Solution To "a Disoriented, Nauseated Car Wreck Victim"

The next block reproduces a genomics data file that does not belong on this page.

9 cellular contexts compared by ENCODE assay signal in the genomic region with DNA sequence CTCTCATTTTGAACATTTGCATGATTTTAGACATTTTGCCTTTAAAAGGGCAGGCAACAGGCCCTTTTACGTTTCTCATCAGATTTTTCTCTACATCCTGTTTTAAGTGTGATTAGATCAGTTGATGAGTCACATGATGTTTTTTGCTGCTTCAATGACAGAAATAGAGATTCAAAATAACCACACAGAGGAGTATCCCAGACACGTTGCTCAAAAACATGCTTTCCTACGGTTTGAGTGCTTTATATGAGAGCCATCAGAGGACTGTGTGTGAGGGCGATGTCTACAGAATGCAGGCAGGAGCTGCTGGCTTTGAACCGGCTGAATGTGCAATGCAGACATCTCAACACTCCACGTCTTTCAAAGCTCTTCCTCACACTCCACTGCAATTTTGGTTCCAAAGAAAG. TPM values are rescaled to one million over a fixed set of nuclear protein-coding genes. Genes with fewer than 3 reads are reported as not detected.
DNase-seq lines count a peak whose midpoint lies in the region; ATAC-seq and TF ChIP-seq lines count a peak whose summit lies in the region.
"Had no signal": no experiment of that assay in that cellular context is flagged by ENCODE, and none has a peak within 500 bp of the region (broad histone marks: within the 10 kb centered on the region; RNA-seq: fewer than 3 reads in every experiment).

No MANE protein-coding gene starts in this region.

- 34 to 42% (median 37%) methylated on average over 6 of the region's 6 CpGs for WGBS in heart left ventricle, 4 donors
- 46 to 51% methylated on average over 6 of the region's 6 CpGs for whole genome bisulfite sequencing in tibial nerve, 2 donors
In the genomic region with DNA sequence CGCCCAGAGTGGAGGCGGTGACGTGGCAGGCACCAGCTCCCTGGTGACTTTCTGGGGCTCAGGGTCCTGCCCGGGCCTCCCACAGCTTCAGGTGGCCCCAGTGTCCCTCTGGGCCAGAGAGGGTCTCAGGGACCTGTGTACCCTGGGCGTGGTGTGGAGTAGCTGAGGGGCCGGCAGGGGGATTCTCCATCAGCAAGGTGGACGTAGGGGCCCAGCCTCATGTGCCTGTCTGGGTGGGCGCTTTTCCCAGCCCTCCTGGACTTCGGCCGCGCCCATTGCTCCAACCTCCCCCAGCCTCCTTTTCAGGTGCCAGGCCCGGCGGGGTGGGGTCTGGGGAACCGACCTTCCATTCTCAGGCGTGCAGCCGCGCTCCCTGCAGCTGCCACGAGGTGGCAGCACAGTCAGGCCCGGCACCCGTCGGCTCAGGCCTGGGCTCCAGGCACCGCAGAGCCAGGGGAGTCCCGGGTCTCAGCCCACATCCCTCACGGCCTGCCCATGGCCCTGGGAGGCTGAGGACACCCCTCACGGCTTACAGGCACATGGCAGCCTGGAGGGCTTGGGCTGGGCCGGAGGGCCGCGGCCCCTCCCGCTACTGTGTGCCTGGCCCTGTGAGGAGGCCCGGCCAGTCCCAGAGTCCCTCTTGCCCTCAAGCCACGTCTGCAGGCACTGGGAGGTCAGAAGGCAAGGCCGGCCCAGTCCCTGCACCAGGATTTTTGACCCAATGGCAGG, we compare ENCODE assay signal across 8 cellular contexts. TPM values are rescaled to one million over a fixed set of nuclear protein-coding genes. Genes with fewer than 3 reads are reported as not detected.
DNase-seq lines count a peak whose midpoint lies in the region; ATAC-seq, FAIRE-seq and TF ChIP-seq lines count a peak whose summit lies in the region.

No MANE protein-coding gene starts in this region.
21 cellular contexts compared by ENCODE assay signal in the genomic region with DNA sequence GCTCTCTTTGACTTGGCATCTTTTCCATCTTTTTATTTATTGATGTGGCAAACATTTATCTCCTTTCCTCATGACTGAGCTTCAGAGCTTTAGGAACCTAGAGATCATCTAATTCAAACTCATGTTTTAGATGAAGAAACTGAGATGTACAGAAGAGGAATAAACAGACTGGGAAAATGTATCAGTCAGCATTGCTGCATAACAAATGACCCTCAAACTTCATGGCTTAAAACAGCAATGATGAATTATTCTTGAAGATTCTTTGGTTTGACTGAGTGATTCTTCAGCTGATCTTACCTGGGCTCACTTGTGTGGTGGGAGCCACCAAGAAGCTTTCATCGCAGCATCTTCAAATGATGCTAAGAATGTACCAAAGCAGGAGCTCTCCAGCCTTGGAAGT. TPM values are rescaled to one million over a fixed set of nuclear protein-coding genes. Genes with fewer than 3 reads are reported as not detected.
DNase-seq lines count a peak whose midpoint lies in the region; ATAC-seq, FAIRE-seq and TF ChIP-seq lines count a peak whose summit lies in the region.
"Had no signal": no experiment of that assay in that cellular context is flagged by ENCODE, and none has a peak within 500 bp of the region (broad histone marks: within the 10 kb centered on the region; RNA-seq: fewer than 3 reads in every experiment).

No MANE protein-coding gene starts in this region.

Solution to "A Disoriented, Nauseated Car Wreck Victim" This is the solution to a case we presented recently. You may review the case at The patient has an increased anion gap acidosis. 2. Delta gap calculation = (observed gap - expected gap) + observed bicarbonate = (33 - 12) + 5 = 26. Thus, the patient started out with a normal bicarbonate (this excludes an underlying metabolic acidosis or alkalosis). 3. Winter's equation = 1.5 (calculated bicarbonate) + 8 (+ or -) 2 [expected pCO2] = 1.5 (2) + 8 = 11. This suggests that the hyperventilation is appropriate for the degree of metabolic acidosis. We use the mnemonic KILU for remembering the differential of anion gap acidosis: Ketoacidoses (diabetic, alcoholic, starvation) Ingestions (salicylates, ethylene glycol, methanol and, less commonly, iron and isoniazid) Anion gaps > 25 occur primarily with diabetic ketoacidosis, lactic acidosis, ethylene glycol, and methanol. In consideration of the stable vital signs and normal blood sugar, the physicians appropriately considered an ingestion. They ordered a serum osmolality. This supports a likely ingestion with either ethylene glycol or methanol. The positive calcium oxalate crystals mad Continue reading >>